Psagot Winery – A Stunning Winery on the Peaks of the Binyamina Mountains
The community settlement of Psagot is located on the peaks of the Benjamin Region Mountains, 900 meters above sea level, east of the city of Ramallah, overlooking the Wadi Kelt basin, the Jericho Valley, the Dead Sea and the Edomite Mountains. The literal translation for the word Psagot, is Peaks, hence the play on words in the title of this posting.
In 1998, Naama and Yaakov Berg planted the winery’s first vineyard, 18 dunam of Cabernet Sauvignon grapes. In the first year, the Bergs sold their grapes to Binyamina. In the following year, 2002, they decided to make a go of it, thereby establishing the Psagot Winery, named for the settlement upon which the vineyards, and winery are located. Soon thereafter, in 2005, the winery added on another 22 dunam of vineyards, with a varied group of varietals, along with the normal mainstays. Cabernet Sauvignon, Merlot, and Chardonnay are the usual suspect, with Petite Verdot, Cabernet Franc, Viognier, and Shiraz adding to the mix.
While the settlement was laying a road near the vineyard, Berg says, “we found a little hole in the ground. If was full of mud and rocks and stones. … So we dug for more than a month by hand and we found a lot of things, including a lot of coins, and at end we found a wine-press from the time of the Second Temple.” Today, this cave serves as a large wine barrel cellar next to impressive stainless steel tanks and other winemaking equipment. The cave’s cooling system rarely needs to be activated, as the naturally cool conditions preserve the constant temperature, which during the winter does not go below 54 degrees, and during the summer does not rise above 64 degrees. The natural humidity stands at 90%.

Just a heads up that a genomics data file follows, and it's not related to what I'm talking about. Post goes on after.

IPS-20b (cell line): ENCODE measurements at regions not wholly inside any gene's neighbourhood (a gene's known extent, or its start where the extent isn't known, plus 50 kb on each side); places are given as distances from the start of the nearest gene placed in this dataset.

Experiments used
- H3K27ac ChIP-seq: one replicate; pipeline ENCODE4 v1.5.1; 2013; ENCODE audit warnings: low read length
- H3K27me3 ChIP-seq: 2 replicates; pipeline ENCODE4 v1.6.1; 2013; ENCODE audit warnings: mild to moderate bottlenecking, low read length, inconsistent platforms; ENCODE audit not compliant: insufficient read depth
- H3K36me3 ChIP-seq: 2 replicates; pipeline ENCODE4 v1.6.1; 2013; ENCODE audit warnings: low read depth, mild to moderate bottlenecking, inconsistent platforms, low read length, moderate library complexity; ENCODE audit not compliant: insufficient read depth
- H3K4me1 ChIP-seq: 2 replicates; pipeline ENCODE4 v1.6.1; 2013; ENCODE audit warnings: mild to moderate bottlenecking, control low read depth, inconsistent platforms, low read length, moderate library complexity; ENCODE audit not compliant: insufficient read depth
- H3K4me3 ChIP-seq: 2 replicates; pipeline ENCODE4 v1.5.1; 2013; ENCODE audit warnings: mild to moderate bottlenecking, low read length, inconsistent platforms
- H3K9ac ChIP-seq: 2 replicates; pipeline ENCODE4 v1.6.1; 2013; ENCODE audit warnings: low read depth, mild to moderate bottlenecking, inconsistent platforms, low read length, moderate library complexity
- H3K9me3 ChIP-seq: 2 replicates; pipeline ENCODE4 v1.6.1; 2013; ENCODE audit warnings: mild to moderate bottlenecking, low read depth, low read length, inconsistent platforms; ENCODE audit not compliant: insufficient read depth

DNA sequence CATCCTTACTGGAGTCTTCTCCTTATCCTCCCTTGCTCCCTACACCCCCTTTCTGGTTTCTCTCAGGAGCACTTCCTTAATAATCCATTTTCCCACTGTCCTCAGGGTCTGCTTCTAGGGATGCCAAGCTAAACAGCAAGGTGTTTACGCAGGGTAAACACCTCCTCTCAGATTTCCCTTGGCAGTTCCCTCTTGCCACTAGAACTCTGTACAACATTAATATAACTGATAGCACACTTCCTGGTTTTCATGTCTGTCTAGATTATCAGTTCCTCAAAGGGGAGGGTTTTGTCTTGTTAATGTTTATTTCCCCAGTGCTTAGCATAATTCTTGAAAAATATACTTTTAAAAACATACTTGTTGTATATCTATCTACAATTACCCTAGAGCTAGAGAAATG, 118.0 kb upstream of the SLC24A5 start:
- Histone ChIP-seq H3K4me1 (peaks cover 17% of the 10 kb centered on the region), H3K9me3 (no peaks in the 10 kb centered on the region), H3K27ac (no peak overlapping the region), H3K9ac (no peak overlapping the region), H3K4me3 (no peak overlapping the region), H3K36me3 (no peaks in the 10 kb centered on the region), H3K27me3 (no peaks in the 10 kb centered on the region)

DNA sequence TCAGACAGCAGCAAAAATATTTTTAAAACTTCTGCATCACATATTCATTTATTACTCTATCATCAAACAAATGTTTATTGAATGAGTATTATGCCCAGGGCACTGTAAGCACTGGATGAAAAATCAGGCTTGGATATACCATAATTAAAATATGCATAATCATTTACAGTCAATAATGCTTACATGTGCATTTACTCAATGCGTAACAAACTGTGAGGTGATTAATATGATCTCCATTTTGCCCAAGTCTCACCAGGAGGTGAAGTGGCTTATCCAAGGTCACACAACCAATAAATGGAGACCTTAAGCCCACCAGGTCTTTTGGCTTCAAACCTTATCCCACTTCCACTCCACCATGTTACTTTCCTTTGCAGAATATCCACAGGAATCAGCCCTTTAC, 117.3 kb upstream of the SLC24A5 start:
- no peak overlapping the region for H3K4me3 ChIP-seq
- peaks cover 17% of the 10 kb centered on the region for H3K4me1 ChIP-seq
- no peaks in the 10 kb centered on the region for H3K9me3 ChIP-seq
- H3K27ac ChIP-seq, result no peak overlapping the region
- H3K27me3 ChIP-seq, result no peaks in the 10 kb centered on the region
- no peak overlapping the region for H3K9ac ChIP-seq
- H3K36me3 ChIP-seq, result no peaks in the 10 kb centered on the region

The winery’s vineyards are all planted on rocky limestone, Terra Rosa soil. The vine’s yields are kept low, to about 600 kilos per dunam. The vines are terraced upon the mountainside, but the close proximity to the winery makes up for the difficulty of harvesting. The vineyard’s 900 meter altitude allows the vines to cool down significantly in the evening, thereby concentrating the sugar flavors that are created in a far slower manner than if they were in the valley. The entire harvest is very reminiscent of how Ella Valley Winery does its harvesting, by picking during the early morning, and being close to its winery, thereby assuring the highest quality product from the grapes they source.